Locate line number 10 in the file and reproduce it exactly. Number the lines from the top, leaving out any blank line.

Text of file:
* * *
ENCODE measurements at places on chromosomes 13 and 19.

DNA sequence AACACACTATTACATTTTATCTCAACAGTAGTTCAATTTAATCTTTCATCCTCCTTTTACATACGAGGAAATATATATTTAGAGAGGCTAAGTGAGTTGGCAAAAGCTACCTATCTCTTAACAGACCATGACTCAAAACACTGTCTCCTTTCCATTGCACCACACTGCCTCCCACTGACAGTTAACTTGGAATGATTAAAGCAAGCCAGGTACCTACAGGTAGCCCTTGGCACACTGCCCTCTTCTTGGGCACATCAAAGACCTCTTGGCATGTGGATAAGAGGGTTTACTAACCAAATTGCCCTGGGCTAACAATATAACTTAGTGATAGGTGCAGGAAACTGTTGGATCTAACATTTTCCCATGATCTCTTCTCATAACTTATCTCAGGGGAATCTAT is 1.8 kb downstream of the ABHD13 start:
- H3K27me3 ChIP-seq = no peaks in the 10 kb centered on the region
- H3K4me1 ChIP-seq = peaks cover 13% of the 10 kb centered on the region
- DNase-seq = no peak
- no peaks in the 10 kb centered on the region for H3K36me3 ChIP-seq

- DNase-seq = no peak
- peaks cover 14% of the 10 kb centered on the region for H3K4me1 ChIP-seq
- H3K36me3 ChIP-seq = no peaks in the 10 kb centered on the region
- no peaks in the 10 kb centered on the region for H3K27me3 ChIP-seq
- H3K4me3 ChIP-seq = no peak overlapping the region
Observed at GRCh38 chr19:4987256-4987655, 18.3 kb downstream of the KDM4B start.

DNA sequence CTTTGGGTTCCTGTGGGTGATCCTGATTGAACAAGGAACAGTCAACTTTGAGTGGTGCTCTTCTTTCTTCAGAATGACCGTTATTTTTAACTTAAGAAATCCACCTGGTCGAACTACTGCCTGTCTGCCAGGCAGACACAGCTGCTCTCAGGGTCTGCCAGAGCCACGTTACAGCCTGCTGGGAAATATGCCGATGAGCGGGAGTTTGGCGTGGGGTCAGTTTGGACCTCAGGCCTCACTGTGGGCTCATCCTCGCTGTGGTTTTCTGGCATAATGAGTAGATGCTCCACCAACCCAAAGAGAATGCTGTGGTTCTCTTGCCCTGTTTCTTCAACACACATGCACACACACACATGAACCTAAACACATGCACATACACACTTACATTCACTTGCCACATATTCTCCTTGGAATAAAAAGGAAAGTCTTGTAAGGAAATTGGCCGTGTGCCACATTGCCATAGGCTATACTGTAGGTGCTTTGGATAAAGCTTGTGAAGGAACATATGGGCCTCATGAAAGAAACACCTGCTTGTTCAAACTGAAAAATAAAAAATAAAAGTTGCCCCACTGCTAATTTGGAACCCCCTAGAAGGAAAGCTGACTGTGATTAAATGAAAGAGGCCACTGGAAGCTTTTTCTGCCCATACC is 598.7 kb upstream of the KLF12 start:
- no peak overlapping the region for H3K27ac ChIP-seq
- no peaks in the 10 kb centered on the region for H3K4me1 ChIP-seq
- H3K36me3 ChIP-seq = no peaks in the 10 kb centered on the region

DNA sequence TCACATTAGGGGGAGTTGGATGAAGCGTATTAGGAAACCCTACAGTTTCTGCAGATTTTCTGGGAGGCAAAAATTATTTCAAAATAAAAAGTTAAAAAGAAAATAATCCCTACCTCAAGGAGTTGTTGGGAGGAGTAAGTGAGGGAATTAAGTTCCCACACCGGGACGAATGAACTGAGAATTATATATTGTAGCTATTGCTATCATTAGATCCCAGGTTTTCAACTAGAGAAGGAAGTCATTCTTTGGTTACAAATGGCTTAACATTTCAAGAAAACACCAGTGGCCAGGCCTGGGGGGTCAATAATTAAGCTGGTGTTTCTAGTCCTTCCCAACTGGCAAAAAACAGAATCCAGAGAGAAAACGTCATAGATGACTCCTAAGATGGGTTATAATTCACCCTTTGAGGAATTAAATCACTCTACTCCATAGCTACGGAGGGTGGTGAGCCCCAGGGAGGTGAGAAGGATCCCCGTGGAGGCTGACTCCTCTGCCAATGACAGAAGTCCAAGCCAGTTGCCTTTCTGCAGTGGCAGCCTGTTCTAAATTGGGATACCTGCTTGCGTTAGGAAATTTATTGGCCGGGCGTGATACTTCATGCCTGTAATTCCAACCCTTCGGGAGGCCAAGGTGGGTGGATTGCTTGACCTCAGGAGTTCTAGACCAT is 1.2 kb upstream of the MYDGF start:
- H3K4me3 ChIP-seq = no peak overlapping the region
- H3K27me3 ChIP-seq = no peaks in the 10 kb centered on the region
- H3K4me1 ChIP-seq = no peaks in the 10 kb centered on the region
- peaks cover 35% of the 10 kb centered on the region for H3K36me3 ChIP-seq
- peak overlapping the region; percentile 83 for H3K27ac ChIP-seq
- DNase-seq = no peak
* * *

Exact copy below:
- no peaks in the 10 kb centered on the region for H3K27me3 ChIP-seq